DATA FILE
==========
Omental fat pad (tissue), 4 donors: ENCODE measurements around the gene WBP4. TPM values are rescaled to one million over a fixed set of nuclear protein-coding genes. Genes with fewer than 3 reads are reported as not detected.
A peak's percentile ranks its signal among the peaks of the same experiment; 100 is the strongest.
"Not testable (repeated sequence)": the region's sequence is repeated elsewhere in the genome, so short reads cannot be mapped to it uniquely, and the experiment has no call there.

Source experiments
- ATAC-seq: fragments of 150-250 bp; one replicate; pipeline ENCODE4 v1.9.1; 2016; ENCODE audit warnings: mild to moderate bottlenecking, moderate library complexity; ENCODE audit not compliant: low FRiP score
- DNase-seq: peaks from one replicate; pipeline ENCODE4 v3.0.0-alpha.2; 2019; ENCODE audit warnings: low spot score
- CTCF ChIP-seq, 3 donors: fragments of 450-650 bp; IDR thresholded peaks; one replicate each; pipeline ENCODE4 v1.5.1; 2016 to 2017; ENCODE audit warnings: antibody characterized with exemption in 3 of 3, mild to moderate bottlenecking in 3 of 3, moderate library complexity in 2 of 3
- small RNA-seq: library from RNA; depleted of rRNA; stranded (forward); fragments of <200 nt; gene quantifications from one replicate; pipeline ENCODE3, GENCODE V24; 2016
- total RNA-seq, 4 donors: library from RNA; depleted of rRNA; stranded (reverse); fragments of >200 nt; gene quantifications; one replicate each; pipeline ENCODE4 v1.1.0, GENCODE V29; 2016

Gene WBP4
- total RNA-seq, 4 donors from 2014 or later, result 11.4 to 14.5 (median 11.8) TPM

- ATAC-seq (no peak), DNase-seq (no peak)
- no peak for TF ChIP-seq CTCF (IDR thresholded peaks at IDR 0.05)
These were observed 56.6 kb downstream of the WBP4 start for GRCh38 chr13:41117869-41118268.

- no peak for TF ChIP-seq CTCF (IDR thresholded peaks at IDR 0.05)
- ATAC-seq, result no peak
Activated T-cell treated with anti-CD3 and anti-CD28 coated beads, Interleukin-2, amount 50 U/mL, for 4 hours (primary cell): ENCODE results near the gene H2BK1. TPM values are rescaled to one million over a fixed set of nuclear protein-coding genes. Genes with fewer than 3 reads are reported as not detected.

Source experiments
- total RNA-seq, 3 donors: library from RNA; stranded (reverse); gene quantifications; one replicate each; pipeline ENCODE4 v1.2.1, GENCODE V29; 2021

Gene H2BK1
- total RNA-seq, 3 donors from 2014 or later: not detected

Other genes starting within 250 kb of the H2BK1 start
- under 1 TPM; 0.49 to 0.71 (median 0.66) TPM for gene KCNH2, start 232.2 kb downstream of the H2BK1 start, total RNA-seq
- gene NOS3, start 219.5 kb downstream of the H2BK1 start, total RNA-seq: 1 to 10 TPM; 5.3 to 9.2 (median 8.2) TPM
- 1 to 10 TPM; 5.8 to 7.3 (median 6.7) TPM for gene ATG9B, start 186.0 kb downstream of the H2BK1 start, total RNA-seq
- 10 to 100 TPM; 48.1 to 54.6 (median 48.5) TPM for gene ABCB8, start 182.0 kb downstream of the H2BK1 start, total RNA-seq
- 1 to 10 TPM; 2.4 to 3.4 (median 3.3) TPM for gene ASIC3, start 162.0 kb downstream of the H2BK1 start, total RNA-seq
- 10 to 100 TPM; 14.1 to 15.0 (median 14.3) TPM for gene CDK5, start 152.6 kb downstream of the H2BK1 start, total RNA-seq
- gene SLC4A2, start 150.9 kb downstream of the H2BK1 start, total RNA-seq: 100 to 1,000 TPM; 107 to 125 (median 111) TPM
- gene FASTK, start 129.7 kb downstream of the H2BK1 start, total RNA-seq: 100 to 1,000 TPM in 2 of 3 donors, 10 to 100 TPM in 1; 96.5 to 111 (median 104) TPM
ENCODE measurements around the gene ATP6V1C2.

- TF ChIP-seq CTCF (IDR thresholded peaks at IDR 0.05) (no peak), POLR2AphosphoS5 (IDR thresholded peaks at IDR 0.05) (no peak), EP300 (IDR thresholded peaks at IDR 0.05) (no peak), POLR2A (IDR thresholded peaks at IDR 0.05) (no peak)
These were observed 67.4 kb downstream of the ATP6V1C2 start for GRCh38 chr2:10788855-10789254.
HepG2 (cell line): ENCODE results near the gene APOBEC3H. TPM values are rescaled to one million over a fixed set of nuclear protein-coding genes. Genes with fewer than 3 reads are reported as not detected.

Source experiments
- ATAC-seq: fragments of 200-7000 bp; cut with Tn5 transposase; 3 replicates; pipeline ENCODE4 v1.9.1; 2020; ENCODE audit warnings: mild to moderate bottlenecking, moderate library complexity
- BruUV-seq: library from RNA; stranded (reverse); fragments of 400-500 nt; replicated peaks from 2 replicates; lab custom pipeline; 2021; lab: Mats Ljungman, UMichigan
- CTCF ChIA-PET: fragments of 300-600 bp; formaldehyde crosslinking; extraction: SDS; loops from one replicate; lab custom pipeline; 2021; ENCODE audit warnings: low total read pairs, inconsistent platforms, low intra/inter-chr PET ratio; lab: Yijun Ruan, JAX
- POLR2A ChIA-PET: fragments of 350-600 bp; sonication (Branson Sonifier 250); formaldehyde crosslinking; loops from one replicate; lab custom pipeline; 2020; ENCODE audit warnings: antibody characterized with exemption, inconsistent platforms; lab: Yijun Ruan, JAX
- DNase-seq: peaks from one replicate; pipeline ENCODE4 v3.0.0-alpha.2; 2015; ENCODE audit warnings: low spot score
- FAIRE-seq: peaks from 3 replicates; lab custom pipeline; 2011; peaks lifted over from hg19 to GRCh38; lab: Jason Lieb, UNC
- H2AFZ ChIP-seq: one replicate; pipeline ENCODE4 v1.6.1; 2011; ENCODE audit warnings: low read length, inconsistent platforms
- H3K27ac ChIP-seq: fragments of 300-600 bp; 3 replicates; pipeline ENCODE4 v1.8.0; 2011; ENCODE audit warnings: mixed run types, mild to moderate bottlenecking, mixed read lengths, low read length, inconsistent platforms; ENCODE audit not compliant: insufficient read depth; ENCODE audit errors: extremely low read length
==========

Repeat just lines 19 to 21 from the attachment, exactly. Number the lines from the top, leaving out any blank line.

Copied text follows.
- total RNA-seq, 3 donors: library from RNA; stranded (reverse); gene quantifications; one replicate each; pipeline ENCODE4 v1.2.1, GENCODE V29; 2021

Gene H2BK1
- total RNA-seq, 3 donors from 2014 or later: not detected